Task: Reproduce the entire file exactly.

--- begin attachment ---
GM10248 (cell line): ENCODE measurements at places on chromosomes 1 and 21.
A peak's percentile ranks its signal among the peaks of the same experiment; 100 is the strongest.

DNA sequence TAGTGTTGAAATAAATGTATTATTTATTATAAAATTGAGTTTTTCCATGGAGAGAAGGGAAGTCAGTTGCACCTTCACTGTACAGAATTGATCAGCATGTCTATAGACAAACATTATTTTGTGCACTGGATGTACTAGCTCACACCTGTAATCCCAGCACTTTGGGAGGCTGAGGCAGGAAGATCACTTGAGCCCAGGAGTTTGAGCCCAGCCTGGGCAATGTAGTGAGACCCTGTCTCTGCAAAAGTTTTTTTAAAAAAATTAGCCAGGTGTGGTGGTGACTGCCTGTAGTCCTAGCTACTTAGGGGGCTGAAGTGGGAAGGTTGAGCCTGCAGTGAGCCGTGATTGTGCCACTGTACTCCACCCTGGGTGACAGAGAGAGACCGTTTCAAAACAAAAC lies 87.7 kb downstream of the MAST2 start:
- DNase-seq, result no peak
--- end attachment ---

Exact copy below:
GM10248 (cell line): ENCODE measurements at places on chromosomes 1 and 21.
A peak's percentile ranks its signal among the peaks of the same experiment; 100 is the strongest.

DNA sequence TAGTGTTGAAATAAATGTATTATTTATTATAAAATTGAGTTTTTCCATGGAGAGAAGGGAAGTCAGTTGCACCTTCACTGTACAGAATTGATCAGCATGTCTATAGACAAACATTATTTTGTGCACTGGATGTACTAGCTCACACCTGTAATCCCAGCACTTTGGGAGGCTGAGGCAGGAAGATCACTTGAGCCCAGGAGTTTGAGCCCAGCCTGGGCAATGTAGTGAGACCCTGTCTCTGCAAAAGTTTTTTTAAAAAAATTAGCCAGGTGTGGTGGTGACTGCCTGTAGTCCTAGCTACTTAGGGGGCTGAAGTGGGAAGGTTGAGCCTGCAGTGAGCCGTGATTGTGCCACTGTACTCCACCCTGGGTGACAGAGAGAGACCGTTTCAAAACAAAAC lies 87.7 kb downstream of the MAST2 start:
- DNase-seq, result no peak